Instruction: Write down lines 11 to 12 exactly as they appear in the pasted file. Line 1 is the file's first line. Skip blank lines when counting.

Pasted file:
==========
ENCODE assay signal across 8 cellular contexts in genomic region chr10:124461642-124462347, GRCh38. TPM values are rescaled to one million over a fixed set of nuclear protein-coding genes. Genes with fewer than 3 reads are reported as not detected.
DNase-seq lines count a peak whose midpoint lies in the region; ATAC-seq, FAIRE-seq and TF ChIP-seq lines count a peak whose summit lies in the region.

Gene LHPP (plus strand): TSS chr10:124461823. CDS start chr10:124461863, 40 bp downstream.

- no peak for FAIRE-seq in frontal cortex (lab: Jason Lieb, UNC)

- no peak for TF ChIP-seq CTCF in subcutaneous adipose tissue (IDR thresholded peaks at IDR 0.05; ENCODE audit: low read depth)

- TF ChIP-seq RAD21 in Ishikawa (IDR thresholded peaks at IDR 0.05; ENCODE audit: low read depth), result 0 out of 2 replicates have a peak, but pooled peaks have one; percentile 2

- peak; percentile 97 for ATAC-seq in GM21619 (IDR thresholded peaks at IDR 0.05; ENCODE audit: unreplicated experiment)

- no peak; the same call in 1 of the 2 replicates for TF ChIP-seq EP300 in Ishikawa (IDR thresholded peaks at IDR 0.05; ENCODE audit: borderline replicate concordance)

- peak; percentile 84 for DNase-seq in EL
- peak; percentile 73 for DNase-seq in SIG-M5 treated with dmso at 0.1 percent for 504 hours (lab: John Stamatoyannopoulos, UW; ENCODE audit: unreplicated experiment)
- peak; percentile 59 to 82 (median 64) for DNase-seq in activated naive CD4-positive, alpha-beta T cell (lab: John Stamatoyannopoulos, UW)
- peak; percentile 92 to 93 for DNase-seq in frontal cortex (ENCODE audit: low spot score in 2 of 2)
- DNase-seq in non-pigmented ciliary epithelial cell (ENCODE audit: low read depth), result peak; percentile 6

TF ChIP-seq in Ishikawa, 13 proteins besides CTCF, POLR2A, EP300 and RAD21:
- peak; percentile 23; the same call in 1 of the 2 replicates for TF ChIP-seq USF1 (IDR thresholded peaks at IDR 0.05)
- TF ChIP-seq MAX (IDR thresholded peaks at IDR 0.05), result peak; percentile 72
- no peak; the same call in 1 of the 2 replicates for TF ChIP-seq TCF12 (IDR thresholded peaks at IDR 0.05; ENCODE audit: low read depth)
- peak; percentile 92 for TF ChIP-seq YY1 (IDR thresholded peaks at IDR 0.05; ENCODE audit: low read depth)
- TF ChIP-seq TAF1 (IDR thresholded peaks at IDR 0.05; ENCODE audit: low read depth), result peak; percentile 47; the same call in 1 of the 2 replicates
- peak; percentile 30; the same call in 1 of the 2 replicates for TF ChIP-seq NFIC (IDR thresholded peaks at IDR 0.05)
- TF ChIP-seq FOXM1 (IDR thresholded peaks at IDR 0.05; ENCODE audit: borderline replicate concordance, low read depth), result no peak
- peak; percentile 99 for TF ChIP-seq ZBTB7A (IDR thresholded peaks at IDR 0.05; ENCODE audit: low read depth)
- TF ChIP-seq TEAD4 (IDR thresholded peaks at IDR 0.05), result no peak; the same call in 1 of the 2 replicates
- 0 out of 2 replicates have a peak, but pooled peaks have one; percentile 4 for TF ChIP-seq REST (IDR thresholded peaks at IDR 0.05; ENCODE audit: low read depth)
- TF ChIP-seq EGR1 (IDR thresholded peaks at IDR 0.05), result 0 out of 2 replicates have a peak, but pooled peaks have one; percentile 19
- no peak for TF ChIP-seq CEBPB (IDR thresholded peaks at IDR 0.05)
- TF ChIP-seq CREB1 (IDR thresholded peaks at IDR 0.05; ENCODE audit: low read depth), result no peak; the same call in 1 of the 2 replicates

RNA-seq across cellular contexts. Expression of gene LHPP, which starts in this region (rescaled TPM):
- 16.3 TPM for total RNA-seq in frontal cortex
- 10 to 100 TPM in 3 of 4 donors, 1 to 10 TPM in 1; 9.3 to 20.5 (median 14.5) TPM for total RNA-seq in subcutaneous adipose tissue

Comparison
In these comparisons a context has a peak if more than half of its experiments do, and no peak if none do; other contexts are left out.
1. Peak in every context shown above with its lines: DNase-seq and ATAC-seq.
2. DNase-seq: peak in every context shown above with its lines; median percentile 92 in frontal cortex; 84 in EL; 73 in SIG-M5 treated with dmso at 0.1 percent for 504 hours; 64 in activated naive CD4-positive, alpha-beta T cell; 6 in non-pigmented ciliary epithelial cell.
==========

- peak; percentile 59 to 82 (median 64) for DNase-seq in activated naive CD4-positive, alpha-beta T cell (lab: John Stamatoyannopoulos, UW)
- peak; percentile 92 to 93 for DNase-seq in frontal cortex (ENCODE audit: low spot score in 2 of 2)